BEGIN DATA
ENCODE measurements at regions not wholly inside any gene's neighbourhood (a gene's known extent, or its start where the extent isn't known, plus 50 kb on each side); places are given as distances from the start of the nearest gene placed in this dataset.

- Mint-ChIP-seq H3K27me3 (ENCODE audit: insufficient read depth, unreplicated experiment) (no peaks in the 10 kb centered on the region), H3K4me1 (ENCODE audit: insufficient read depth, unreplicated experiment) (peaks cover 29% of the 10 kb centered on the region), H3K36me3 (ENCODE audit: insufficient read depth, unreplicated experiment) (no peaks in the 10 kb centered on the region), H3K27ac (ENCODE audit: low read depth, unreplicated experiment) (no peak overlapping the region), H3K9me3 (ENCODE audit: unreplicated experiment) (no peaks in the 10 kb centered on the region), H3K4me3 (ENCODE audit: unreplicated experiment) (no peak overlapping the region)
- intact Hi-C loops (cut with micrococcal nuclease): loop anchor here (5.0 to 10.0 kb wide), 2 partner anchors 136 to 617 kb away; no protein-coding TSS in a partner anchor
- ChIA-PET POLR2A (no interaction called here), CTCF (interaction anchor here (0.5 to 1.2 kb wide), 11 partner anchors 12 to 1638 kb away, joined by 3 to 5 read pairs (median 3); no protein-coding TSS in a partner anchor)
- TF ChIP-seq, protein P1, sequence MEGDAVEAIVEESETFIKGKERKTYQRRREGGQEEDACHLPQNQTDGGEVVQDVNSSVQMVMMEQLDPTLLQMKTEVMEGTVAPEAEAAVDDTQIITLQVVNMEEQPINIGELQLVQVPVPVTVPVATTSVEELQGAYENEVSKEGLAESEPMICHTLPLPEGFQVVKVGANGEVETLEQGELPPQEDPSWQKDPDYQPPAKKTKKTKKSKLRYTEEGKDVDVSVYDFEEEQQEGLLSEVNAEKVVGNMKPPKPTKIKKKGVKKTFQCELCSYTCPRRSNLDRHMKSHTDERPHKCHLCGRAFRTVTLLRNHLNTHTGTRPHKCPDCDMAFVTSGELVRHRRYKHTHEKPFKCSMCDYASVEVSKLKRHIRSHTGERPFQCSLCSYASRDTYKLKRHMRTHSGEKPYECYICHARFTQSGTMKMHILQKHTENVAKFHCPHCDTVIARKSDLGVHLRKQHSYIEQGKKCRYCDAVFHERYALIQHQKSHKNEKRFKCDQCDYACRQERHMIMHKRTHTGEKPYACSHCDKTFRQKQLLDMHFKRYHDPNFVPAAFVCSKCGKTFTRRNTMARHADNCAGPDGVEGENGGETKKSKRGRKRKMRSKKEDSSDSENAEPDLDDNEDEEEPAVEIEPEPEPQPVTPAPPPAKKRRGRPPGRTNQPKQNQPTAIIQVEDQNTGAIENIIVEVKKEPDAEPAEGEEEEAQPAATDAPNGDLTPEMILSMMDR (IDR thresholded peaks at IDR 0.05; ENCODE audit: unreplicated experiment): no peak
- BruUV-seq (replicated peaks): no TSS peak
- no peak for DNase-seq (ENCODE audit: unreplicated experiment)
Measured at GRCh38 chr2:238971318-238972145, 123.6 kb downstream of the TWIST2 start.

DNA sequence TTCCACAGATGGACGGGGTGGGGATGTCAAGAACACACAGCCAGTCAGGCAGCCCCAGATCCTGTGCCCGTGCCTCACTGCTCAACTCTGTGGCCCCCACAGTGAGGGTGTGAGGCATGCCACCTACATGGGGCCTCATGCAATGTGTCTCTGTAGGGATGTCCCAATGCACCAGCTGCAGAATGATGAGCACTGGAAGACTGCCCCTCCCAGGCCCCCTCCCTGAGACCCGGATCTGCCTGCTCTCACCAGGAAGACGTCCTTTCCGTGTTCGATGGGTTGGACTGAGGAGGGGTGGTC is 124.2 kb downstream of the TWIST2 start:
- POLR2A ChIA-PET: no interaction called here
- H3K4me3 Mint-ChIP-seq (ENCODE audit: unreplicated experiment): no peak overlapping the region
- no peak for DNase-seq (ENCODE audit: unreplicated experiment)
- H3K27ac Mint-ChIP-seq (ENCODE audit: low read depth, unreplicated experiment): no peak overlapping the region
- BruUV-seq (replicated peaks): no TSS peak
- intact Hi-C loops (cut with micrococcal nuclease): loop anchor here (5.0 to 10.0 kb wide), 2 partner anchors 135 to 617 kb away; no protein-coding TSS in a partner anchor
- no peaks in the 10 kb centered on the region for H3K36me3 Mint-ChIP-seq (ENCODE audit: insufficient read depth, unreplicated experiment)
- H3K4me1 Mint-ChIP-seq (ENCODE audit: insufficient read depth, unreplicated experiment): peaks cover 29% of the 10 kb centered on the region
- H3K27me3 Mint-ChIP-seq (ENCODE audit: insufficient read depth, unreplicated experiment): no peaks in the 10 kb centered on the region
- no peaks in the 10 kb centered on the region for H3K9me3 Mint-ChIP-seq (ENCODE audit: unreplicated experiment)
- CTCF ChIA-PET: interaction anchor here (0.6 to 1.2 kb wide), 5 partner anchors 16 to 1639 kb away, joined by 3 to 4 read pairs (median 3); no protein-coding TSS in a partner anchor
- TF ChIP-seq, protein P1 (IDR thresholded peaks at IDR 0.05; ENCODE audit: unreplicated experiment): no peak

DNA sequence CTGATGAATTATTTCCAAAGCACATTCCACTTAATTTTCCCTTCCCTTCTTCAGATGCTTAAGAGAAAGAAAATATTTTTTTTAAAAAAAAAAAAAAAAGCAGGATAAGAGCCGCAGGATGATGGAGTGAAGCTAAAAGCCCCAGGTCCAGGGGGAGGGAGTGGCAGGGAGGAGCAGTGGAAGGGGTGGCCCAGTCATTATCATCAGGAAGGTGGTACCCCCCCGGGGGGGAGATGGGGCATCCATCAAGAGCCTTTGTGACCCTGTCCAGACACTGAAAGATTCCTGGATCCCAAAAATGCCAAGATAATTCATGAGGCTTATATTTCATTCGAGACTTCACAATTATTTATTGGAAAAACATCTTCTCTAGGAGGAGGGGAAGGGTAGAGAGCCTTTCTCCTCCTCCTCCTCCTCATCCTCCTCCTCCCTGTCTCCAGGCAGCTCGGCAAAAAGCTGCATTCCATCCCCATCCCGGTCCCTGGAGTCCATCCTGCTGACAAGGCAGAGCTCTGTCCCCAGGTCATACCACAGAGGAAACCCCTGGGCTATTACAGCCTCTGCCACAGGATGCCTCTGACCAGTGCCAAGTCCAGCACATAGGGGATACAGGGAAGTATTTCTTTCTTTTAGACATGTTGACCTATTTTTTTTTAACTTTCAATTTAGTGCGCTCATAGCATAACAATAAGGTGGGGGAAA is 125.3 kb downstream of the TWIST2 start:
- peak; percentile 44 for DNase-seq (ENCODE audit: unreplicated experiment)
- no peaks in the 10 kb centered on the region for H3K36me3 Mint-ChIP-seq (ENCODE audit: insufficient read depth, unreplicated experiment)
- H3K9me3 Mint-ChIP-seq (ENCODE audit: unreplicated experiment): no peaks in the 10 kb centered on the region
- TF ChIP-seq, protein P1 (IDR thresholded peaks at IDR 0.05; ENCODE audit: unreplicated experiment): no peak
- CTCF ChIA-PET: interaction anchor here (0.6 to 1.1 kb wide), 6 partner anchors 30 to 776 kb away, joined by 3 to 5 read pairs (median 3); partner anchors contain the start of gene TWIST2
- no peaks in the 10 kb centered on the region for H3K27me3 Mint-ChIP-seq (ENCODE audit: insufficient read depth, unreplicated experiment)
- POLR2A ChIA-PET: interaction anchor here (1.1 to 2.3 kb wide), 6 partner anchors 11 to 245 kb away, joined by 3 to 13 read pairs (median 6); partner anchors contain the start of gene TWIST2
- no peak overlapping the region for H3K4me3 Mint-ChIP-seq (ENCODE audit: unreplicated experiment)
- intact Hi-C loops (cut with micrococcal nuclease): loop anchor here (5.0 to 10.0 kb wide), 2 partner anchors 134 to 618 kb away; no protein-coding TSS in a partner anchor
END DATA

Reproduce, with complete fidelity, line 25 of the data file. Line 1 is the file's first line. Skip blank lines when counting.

- H3K9me3 Mint-ChIP-seq (ENCODE audit: unreplicated experiment): no peaks in the 10 kb centered on the region